A column by Gov. Dennis Daugaard:
Over a week ago, the Obama administration made an important announcement on the implementation of the Affordable Care Act, or “Obamacare.” After the law initially caused the cancellation of many health insurance policies, President Obama announced he would allow insurance companies, until the end of next year, to renew those policies instead.
One South Dakota news source reported that the announcement sent the insurance industry “into a tizzy,” because the announcement changed the rules after implementation had begun. This is just the latest instance of the administration making unexpected changes in the law’s implementation.
Earlier this year the President delayed the employer mandate – the part of the law that requires employers with at least 50 full-time workers to provide health insurance. Earlier still, the president had also delayed employer coverage verification, the cap on out-of-pocket costs and online enrollment for small businesses.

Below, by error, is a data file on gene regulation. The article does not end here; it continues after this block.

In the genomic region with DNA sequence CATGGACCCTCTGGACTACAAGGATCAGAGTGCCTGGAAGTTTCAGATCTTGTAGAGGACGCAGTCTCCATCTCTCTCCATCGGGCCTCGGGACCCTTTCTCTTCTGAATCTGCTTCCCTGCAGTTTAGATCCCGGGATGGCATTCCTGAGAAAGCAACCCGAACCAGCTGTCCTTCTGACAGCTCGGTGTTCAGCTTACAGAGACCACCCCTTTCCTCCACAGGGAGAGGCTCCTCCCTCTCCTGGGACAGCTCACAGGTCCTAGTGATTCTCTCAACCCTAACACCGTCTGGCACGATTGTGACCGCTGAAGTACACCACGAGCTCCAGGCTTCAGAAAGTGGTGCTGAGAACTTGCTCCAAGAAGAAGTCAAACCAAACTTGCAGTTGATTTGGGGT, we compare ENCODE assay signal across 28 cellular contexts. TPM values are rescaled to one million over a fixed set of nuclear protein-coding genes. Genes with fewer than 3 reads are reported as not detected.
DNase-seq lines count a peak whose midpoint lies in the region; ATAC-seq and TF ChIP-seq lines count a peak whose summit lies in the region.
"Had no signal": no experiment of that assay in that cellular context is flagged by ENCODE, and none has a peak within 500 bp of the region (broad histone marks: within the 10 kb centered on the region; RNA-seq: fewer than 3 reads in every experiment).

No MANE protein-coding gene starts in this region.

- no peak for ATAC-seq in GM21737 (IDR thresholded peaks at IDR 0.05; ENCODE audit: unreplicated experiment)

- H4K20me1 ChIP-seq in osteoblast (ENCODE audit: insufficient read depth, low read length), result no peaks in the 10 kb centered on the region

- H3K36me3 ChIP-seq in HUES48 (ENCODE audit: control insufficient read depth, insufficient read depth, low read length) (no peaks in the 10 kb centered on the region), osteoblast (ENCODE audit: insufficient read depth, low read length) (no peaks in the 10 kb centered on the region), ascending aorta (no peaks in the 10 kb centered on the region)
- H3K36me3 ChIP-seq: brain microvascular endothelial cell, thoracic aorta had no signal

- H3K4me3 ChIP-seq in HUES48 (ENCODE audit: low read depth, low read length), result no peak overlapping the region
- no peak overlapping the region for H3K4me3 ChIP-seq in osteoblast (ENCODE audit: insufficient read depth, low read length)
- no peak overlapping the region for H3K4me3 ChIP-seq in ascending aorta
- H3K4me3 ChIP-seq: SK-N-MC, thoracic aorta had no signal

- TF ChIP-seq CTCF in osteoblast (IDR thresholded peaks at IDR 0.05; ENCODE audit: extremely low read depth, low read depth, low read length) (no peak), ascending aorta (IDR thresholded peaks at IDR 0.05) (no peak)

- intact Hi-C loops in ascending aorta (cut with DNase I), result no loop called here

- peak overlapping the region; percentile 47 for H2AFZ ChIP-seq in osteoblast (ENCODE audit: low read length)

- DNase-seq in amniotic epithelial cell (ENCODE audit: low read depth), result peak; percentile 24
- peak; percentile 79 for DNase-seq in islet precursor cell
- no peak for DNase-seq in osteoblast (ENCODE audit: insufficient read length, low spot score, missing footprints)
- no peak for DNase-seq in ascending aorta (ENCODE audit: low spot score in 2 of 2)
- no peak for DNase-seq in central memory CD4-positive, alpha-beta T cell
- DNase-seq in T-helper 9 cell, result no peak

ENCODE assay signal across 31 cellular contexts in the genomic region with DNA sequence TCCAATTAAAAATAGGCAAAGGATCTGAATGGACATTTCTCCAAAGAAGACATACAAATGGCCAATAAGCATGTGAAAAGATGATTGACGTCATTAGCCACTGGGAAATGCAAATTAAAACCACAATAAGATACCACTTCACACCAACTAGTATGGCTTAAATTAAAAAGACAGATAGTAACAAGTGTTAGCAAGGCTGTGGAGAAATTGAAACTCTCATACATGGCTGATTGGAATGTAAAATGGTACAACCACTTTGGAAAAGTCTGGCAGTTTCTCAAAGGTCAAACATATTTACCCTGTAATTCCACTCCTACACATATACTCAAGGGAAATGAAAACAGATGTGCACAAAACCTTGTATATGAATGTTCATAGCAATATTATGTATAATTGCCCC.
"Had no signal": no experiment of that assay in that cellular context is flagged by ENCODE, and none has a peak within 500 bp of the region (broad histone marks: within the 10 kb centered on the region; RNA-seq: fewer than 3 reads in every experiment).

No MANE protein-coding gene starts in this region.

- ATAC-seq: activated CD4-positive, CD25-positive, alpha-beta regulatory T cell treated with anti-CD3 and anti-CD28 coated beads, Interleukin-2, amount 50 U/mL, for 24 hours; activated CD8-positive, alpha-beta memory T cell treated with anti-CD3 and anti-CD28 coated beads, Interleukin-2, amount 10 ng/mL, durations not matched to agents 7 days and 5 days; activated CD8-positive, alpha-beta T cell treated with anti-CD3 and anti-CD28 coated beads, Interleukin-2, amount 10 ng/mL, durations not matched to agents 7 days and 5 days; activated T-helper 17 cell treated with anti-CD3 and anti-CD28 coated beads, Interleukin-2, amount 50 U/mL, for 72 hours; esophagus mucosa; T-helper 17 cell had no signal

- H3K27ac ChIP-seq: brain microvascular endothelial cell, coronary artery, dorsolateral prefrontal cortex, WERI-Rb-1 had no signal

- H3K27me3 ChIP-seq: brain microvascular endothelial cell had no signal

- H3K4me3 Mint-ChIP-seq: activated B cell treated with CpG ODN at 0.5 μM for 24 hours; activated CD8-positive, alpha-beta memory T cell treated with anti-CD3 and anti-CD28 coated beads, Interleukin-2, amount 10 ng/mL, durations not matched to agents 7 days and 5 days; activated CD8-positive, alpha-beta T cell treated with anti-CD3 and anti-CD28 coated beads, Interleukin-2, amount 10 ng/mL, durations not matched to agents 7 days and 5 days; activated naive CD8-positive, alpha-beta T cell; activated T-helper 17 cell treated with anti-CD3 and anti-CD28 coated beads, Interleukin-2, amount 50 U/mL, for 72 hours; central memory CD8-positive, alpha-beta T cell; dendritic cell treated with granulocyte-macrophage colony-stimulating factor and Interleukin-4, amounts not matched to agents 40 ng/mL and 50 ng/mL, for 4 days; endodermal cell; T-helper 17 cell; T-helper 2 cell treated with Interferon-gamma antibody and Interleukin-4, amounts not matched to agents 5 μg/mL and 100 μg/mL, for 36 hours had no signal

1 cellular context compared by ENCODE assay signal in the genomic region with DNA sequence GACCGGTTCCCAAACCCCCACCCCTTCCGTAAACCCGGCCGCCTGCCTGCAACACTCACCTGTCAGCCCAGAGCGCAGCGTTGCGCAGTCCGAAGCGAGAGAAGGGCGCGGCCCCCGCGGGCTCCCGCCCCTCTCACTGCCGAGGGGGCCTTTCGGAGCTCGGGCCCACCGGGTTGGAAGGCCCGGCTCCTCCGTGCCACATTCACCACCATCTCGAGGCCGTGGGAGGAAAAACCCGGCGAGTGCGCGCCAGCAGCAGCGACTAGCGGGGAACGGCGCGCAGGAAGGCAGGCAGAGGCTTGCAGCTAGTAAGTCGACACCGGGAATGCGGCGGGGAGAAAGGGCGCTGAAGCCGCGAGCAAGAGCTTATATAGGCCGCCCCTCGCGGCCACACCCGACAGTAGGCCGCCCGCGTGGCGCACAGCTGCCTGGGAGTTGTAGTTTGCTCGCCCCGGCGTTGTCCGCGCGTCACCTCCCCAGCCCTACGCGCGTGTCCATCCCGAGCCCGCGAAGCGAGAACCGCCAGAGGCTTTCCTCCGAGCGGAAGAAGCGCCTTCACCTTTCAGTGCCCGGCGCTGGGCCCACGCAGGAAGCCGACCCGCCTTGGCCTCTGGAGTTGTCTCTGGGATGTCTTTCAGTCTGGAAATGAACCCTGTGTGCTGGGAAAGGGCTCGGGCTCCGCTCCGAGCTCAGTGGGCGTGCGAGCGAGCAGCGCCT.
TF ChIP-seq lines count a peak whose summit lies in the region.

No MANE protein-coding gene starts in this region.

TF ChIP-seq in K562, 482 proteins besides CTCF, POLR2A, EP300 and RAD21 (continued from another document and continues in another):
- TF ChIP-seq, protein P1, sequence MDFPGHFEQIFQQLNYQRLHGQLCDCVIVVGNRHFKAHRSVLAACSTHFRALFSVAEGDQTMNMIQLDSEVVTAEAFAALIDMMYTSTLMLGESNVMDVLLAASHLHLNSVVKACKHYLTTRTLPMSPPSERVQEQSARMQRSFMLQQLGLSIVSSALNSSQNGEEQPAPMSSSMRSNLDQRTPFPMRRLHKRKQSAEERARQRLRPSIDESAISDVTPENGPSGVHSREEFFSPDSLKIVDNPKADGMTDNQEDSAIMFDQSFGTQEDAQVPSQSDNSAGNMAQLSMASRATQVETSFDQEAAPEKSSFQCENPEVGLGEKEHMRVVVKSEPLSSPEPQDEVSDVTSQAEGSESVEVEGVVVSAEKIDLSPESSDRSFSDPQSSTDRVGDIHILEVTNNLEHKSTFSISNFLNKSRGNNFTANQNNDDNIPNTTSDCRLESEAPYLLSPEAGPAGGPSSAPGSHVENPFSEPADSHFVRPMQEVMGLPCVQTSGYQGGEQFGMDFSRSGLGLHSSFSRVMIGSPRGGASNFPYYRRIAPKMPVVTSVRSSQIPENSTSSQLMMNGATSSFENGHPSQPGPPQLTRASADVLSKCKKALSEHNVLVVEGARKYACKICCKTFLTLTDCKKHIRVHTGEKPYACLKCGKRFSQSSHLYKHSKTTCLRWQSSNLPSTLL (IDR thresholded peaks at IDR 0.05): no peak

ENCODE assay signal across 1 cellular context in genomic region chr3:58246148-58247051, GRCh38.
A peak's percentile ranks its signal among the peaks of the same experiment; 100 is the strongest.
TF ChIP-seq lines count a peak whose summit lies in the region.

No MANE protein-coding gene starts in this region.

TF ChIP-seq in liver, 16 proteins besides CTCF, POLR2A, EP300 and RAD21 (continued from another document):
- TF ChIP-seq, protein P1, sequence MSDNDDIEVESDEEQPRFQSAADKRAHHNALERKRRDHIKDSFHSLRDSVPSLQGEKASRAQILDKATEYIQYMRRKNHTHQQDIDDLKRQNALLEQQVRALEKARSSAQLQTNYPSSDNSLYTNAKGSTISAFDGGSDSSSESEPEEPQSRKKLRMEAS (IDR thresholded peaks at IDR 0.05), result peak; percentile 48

All of these changing regulations and requirements really hit home to me when, the other day, I read something that James Madison wrote, over two centuries ago, in “Federalist #62”:
“It will be of little avail to the people that the laws are made by men of their own choice if the laws be so voluminous that they cannot be read, or so incoherent that they cannot be understood; if they be repealed or revised before they are promulgated, or undergo such incessant changes that no man, who knows what the law is today, can guess what it will be tomorrow. Law is defined to be a rule of action; but how can that be a rule, which is little known, and less fixed?”
Imagine what James Madison would say if he saw the one-thousand page Affordable Care Act, the thousands of pages of regulations and the changes in implementation that continue to occur. How can individuals, businesses or insurers plan when they are constantly faced with the “incessant changes” of Obamacare?
James Madison was right. Whether it’s at the state or federal level, we need to be able to understand our laws and to have confidence that they will be consistently enforced. If those things can’t be achieved, maybe it’s not something the government should be doing in the first place.